marture cartilage cells. Reside in lacunae. Alive, but not doing much.
Extracellular MAtrix (ECM)
any substance produced by cells and excreted to the extracellular space within the tissues, serving as a scaffolding to hold tissues together and helping to determine their characteristics.
made of dense CT. Provides mechanical support and protection.
1. Osseous CT 2.Clacified ECM (Calcium phosphate
1. support and prtect 2. Movement -attchment site for muscles 3. hemopoiesis: red bone marrow -especially in long bones such as the femur 4. Storage of mineral and energy reserves -calcium phosphate and yellow bone marrow
Structure of long bones Part 1 (See diagram on pg 150 of TB)
1. Compact bone -superficial bone tissue 2.Spongy Bone -dense bone tissue 3. Epiphysis -ends of long bones 4. Diaphysis -Shaft 5. Metaphysis -contains the epiphyseal plate 6. Aricular Cartialge -hyaline cartialge covering the ends of bones within a joint
Structure of long bones Part 2 (See diagram on pg 150 of TB)
7. Medullary Cavity -contains yellow bone marrow in adults and red in children 8. Endosteum -layer of cells lining the spongy bone and medullary cavity 9. Periosteum -dense CT outer covering of the bone 10. perforating fibers -attach the periosteum to the compact bone 11. nutrient foramen -conatins nutrient artery
Stem cells derived from the mesenchyme that becomes osteoblast
Immature osteocytes that BUILD bone by secreting osteoid (organic part of ECM)
Mature bone cells that maintain bone matrix. Reside in the lacunae
1. cells that CONSUME bone (bone reabsorption) 2. Phagocytic cells using hydrochloric acid and lysosomes 3.Increase blood Calcium levels
Classification of bone by Histoology
Compact VS Spongy bone
1. AKA cortical bone 2. solid, dense 3. lined by periosteum 4. found in the superficial regions of bone 5. contains osteons
1. AKA cacellous or trabecular bone 2. porous 3. lined by endosteum 4. Found in deeper regions of the bone
Structure of compact bone Part 1 (see diagrams on TB Pg. 154/156)
1. Osteon (haversian system) -basic structural and functional unti 2. Central canal (Haversian Canal) 3.Concetric Lamellae -concetric rings of osseous CT that surround the central canal 4. Osteocytes -mature bone cells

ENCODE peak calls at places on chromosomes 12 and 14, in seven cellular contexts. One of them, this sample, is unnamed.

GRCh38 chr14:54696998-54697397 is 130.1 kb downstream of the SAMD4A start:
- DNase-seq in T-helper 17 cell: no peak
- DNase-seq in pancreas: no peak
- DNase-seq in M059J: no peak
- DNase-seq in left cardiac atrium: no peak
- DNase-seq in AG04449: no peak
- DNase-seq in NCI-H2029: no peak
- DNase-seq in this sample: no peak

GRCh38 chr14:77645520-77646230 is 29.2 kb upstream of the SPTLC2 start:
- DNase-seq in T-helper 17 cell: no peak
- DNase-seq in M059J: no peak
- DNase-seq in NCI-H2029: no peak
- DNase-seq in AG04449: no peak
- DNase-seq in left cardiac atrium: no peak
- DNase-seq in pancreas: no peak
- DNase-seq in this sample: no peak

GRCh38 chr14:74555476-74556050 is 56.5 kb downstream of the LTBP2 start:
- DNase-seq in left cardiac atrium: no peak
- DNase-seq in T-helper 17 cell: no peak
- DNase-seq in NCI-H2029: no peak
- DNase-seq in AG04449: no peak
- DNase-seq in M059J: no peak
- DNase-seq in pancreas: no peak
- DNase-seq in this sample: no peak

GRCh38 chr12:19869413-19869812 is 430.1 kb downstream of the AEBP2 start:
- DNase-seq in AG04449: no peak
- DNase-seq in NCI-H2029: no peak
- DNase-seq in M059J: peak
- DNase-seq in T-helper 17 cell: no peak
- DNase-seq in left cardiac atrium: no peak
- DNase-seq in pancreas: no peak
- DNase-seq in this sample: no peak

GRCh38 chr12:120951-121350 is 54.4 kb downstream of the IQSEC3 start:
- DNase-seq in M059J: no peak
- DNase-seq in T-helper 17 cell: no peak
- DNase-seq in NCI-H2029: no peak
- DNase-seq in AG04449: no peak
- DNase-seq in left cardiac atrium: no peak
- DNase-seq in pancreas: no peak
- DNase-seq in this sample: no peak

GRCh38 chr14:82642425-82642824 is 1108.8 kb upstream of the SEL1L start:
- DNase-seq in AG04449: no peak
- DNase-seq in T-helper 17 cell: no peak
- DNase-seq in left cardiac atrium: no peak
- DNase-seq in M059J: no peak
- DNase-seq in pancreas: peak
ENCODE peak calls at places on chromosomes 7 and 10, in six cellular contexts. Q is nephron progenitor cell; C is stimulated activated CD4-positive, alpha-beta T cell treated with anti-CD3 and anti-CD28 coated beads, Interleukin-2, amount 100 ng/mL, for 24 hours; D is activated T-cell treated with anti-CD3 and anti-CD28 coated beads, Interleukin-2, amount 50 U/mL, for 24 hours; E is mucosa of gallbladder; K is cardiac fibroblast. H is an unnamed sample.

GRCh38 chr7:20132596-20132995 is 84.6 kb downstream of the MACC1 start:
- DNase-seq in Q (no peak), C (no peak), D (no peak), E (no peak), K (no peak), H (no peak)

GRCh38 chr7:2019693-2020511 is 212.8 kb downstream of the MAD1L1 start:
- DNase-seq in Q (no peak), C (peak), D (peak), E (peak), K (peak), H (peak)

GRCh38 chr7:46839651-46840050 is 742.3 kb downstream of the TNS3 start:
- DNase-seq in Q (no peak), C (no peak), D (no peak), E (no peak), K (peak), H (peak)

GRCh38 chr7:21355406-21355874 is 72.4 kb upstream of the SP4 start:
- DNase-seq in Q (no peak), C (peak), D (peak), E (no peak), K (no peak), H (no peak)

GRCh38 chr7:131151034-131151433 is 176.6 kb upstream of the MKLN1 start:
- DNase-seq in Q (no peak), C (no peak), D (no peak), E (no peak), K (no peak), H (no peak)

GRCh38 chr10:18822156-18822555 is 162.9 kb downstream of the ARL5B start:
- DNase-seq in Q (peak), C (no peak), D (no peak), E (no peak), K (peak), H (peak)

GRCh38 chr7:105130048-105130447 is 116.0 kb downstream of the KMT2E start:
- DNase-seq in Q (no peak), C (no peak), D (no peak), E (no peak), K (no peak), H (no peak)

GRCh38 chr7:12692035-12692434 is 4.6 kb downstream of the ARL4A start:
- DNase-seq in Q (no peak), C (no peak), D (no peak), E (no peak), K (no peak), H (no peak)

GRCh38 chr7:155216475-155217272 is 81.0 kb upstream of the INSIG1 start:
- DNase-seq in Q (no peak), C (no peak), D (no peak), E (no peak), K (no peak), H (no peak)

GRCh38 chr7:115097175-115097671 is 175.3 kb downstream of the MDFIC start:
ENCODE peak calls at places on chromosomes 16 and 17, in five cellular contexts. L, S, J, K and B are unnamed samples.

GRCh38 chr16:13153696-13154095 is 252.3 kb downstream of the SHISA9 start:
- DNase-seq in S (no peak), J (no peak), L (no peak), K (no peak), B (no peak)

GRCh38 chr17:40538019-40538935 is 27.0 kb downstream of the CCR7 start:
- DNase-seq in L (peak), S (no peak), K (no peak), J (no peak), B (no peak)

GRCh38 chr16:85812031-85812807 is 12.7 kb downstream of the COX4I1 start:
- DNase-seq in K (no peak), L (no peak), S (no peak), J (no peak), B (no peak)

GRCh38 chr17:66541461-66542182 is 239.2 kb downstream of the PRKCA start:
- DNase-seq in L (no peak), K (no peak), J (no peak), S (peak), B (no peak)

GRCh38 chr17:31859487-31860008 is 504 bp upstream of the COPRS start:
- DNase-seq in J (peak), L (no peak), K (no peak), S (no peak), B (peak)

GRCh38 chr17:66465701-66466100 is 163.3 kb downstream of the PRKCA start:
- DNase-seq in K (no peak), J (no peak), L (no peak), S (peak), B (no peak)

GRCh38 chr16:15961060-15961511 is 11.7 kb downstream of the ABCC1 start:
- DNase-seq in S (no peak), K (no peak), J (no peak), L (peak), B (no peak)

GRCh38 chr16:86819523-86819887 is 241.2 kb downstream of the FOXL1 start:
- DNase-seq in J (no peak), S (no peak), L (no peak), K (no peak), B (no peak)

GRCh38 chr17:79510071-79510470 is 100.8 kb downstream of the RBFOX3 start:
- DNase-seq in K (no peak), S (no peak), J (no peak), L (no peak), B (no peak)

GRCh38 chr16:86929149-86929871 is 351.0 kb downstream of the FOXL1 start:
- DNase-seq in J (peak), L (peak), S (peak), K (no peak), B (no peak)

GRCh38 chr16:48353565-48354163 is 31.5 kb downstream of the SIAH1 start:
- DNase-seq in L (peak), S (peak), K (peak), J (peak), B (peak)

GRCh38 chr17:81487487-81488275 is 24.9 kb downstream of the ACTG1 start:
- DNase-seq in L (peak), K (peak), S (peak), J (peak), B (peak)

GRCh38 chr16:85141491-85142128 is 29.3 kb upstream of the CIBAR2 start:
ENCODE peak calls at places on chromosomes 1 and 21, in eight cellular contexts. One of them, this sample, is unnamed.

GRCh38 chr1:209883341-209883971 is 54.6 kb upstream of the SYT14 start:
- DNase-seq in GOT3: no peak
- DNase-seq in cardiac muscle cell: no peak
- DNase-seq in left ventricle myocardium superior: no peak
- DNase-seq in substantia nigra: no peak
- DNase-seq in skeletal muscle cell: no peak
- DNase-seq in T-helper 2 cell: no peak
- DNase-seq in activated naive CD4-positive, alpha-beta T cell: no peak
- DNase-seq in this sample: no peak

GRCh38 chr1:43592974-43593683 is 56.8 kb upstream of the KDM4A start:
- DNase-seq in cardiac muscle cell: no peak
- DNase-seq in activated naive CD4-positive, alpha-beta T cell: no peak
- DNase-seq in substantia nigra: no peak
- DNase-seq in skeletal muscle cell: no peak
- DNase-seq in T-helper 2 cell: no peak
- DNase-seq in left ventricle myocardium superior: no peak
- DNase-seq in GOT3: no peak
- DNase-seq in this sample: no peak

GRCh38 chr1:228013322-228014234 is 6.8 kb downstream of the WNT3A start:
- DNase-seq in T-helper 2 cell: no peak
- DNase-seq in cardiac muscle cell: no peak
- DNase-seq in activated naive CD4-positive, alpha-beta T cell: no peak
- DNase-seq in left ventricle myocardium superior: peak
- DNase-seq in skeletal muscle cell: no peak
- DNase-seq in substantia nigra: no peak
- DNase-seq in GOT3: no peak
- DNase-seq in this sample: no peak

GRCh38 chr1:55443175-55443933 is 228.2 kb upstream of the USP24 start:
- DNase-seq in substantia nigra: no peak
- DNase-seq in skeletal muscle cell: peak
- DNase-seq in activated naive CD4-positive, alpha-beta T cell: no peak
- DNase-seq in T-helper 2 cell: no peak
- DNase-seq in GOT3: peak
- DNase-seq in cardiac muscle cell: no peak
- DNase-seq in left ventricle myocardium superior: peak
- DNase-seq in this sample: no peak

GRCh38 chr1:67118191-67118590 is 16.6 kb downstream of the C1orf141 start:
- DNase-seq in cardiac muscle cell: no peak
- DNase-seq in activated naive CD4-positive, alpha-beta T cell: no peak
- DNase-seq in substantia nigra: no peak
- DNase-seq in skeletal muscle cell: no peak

Structure of compact bone Part 2 (see diagrams on TB Pg. 154/156)
5. Lucanae -cavities which house osteocytes 6. Canaliculi -connect neighboring lacunae -allows nutrients to travel btw the cental canal and the osteocytes 7. Perforating ccanals (Volkmann's canals) -connect blood and nerve supply to central canal
Structure of spongy Bone (Pic. on TB Pg. 154)
1. Trabeculae -main structural/ functional component -form criss crossing bars and plates for strength 2. Parallel Lamellae 3.Osteocytes within lacunae 4.Canaliculi -provides nutrients to cells through diffusion
bone growth wi membrane (mesenchyme) -forms flat bones of the skull, some facial bones, mandible, and clavical
Enchondral ossification (Diagram on TB Pg. 159)
Bone growth with in cartilage -turns fetal frmawork of hyaline cartilage into bone - formation of most bones -Primary ossification center in diaphysis and secondary in epiphysis
1. Occurs during childhood and adolesence 2. Intersitial gowth (length) VS. Appositonal Growth (thickening)
Occurs at Epiphysil plates: 1.Chonfroblast neart he epiphysil plate multiply, pushing the epiphysis away from the diaphysis 2. Chondrocytes enlarge; matrix calcifies 3. Chondrocytes die and disentigrate 4. Remodeling by osteoclast
1.simple 2.open/compund 3.stress 4.pathologic
Bone doesn't perice skin
bone pierces the skin
thin break from repetitive loads
Disease weakens the bones
Fracture Repair (Pic TB Pg. 166)
1. Fracture hematoma forms 2. Fibrocartilage (soft) callus forms 3.Hard (bony) callus forms 4. Bone remodeled
Called rickets in small children -Soft bones -leads to bowed legs
excessive bone reabsorptipon. Aged and post menopause.
Other Bone disorders
-Vitamin D deficency -Calcium Deficency
*AKA Paget's disease *Excessive osteoclast and osteoblast function *Bone is unstable and Immature *most common in os coxa, skull, vertebrae, femure, and tibia
What is the function of red bone marrow? Yellow?
Red blood cells, platelets and most white blood cells arise in red marrow; some white blood cells develop in yellow marrow. The color of yellow marrow is due to the much higher number of fat cells. Both types of bone marrow contain numerous blood vessels and capillaries.
In what region of the long bone is the epiphysis plate found?